From early on, Otto Stupakoff’s adventure impregnated us with
a possible dream. Otto was the incarnation of everything that we – a
generation of Brazilian photographers now in our 40s – yearned
for in our youthful daydreams of taking the world by storm. He embodied,
like few others, the figure of the charming, lady-killing photographer,
surrounded by glamour on all sides. He traveled the world, lived in its
best places, married some of its most beautiful women and, above all,
photographed with elegance melded with his soul. In short, everything
that had lived in our imaginations configured more clearly during our
immersion in the preparation of this exhibition.
We found an identity
in his pictures, “a particular eye”,
an unparalleled style: the aestheticization of his own life. Snapshots
from a weekend picnic in the French countryside with his wife Margareta
and two of his five children could have featured in the fashion spreads
of any of the important magazines of the day and certainly resemble his
commissioned work. “Forever in search of beauty”, as he
so frequently said.
Otto never rested, nor did he allow himself to fall
for the cheap trick of exoticism and folklorization so common among
Brazilians on the New York-Paris-London scene; on the contrary, he
was accepted by the the fashion and style-mag cliques of the time.
His delicate portraits are complete proof of this. Among those who
sat for him were President Nixon and his daughter Julie Nixon Eisenhower
in the White House Gardens, the actress Sophia Loren at her home
in Via Apia, the writer Truman Capote in his baroque New York apartment,
Grace Kelly and Princess Stephanie on the grounds of the palace in
Monte-Carlo, and Tom Jobim in Rio de Janeiro in the early days of
In fact, the concision, the economy of effect,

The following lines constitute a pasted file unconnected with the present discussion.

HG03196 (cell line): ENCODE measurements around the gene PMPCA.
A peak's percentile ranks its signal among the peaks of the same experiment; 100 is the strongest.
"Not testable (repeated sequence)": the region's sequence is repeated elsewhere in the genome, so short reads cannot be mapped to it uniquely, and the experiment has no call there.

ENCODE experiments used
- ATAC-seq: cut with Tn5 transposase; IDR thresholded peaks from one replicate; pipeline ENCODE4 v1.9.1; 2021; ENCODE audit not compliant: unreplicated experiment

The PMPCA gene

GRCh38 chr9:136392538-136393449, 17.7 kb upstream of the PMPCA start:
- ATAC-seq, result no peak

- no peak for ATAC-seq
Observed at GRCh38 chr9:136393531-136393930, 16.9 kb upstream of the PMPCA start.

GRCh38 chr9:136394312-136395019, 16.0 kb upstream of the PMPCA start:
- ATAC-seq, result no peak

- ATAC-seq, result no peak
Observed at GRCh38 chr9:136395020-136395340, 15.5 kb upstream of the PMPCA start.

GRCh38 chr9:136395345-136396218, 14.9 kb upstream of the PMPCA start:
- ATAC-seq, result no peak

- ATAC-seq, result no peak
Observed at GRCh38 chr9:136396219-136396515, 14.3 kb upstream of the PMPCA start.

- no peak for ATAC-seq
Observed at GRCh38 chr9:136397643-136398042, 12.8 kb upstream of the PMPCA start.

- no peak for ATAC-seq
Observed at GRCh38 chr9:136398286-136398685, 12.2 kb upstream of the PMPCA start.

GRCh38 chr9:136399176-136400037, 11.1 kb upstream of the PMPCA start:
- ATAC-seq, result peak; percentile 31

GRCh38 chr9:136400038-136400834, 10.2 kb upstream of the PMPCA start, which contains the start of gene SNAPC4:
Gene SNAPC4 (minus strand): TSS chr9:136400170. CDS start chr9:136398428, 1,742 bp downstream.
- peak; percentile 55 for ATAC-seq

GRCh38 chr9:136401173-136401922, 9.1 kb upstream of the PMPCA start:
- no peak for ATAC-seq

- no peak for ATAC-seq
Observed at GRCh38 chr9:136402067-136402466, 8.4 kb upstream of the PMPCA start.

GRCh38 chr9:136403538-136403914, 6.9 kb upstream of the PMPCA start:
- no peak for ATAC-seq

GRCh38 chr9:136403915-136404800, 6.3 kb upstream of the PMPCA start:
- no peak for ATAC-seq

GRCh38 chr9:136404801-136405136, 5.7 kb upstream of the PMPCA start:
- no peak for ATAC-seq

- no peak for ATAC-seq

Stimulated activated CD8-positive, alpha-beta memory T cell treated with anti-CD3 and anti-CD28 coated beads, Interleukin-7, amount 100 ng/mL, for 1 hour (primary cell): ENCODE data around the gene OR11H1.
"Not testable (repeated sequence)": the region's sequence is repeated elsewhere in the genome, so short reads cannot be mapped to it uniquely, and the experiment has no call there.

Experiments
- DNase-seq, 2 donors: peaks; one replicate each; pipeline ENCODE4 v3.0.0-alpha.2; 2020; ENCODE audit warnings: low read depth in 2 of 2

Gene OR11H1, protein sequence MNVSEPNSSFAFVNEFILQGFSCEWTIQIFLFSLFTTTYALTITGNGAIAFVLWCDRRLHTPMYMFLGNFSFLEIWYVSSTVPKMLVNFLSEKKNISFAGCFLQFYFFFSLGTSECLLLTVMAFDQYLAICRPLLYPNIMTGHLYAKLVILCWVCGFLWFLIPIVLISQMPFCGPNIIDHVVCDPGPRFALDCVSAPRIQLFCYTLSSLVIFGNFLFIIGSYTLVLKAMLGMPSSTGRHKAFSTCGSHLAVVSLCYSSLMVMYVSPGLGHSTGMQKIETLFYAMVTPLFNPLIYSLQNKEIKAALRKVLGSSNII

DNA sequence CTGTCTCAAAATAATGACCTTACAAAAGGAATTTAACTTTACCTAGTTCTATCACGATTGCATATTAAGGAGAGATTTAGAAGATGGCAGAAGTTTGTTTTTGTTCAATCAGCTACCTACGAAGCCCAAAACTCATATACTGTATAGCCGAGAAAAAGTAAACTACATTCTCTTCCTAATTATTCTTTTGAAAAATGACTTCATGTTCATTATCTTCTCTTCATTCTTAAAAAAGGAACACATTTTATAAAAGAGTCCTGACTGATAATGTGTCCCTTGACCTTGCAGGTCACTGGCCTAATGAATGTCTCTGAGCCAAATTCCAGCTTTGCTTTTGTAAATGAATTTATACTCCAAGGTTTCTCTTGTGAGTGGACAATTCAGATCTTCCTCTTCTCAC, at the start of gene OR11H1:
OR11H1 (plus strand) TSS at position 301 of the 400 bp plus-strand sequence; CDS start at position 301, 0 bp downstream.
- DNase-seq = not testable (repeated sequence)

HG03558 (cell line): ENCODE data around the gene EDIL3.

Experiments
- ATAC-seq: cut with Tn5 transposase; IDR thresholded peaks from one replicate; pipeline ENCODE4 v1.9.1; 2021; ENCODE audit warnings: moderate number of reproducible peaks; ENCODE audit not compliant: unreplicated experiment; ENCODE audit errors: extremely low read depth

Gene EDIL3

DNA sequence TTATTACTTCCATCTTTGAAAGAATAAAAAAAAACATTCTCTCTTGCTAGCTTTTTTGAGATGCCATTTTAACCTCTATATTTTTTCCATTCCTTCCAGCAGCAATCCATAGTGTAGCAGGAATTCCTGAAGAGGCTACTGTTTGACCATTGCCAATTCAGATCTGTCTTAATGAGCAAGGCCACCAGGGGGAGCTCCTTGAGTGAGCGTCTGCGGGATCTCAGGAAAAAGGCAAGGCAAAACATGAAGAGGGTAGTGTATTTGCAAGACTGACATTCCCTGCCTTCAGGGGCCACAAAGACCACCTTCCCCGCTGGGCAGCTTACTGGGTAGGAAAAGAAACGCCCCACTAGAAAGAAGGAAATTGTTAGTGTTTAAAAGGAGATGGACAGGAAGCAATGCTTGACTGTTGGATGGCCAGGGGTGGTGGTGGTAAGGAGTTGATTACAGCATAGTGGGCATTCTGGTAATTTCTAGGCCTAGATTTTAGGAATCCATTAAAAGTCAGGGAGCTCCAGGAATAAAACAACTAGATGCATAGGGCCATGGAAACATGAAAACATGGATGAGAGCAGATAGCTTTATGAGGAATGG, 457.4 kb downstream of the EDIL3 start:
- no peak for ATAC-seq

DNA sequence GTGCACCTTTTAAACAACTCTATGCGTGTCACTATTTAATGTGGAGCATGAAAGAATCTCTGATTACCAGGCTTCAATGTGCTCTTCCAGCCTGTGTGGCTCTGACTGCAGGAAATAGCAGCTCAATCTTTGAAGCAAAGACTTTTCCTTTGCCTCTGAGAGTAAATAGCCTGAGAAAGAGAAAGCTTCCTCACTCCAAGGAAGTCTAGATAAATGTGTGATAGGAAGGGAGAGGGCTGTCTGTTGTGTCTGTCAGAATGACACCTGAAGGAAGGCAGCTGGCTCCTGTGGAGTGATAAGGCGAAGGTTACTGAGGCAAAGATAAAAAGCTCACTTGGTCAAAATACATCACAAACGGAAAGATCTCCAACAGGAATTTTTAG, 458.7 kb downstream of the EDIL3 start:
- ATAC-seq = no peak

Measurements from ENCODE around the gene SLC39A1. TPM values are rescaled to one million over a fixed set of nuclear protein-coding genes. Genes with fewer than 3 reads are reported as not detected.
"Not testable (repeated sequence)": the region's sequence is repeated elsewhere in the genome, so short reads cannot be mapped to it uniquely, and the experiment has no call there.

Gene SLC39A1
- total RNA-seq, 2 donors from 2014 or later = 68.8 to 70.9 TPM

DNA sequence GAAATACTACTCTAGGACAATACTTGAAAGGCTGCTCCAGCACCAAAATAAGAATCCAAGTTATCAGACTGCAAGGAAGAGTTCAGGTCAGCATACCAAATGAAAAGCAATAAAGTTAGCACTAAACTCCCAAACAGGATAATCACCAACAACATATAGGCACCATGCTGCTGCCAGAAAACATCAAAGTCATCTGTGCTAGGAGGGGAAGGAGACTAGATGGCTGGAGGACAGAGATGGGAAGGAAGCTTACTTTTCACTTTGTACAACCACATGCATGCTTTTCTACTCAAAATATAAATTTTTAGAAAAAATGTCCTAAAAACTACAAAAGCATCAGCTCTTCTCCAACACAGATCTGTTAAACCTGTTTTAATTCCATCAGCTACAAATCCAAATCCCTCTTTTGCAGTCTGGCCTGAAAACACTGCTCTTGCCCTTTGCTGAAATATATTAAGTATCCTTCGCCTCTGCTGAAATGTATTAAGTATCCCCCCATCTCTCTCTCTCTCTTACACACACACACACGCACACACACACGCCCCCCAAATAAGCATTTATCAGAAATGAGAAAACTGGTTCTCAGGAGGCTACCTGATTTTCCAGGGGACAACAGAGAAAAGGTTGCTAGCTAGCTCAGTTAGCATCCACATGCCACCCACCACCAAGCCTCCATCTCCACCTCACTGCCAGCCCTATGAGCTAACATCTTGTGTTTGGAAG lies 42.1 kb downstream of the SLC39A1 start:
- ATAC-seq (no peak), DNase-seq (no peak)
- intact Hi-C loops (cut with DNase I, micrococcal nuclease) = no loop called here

the colloquial tone, the apparently frivolous content of his photographs
invites comparison to precisely that Rio-based musical movement that
was to project Brazil into the world. Despite hailing from Tatuapé in São
Paulo, Otto was deeply affected by the Bossa Nova lyricism of that
urban and charming Brazil prefigured in the late 50s and early 60s
and which would unfortunately be lost in the decades that followed.
emigrated to New York at the beginning of the 60s, swept along
on the crest of this wave. Like Tom Jobim and Sergio Mendes – who
he often photographed and who became a long-standing and close friend – Otto
conquered the world. In the 90s he drastically reduced his photographic
output in order to concentrate on painting and collage.
everything is ruled by rush and overexposure is the norm, Otto has
become increasingly more rare, perhaps because there is no longer
space for the delicacy, grace and immense humanism of his vision. The
pictures collected here have resisted erosion by various fads that have
come and gone since their production. They are the diamonds, the pride
we have sifted from a life and career that have known no half tones.
Otto Stupakoff, it is and always has been All or Nothing.